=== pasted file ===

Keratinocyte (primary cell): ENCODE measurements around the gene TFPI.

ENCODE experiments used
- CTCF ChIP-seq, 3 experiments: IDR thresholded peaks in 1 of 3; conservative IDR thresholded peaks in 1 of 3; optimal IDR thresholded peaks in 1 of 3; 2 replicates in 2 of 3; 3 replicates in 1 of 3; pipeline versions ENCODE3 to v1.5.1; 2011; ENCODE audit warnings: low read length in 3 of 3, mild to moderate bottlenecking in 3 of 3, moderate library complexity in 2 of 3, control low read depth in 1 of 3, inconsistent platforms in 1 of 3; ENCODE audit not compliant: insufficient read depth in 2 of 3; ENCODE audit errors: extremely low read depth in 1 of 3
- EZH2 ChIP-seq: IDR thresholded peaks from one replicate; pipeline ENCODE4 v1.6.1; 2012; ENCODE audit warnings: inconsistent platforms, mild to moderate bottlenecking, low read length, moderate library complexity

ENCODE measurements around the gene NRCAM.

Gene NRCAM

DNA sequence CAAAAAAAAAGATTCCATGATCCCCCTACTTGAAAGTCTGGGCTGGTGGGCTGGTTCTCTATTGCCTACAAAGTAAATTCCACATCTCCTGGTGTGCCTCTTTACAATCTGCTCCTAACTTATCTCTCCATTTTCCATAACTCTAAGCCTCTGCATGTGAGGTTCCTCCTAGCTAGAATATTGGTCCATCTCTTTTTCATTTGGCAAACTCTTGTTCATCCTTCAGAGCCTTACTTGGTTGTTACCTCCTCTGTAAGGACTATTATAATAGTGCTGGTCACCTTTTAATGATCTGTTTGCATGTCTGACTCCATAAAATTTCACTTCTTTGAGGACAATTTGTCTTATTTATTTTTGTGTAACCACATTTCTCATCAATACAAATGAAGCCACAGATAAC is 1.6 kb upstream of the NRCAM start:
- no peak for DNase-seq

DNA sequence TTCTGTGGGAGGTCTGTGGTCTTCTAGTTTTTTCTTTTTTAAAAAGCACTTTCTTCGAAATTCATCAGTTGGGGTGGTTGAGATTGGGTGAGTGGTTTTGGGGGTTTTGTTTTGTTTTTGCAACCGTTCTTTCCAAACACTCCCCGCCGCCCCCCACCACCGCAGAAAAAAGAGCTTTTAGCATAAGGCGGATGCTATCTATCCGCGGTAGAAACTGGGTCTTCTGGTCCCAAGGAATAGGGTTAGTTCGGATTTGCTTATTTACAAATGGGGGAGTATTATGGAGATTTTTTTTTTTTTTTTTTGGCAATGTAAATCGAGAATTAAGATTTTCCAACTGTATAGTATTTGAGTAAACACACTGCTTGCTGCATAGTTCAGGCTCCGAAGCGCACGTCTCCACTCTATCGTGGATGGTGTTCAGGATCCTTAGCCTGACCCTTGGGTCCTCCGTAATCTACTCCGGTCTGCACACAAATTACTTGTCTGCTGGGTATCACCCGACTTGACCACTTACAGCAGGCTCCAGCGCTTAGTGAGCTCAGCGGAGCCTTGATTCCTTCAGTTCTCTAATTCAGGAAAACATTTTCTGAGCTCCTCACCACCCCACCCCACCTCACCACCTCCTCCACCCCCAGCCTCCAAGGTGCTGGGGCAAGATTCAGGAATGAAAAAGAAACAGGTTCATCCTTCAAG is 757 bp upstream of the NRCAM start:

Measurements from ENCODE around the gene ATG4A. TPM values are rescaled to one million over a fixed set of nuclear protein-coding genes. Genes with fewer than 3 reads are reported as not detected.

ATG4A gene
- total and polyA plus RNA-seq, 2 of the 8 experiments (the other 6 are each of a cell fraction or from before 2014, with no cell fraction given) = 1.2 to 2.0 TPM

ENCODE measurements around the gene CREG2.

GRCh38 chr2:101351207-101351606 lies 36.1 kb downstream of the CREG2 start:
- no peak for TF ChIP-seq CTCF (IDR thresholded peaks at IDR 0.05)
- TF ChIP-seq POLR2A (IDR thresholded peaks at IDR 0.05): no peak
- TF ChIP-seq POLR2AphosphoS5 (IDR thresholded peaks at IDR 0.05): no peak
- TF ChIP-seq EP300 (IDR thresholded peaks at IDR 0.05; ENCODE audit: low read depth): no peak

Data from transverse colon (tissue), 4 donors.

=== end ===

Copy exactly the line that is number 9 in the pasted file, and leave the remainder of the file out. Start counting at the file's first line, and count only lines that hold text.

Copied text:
DNA sequence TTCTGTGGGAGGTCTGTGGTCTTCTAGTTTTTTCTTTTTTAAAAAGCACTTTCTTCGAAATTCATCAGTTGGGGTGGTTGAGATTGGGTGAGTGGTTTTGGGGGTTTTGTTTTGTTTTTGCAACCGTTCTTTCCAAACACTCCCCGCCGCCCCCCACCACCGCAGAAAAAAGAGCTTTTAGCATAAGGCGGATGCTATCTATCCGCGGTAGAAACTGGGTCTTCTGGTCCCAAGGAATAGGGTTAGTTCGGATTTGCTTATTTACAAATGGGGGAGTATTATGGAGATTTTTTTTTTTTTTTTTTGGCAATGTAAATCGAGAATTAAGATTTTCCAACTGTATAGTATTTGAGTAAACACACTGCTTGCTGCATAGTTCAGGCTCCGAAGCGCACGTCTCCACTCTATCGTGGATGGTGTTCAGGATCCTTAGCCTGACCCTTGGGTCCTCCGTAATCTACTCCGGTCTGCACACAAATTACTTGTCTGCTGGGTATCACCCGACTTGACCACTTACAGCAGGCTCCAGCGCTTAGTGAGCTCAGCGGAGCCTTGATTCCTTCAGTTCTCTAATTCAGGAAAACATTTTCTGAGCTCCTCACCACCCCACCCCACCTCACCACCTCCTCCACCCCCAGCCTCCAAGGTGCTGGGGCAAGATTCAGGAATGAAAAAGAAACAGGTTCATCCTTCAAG is 757 bp upstream of the NRCAM start: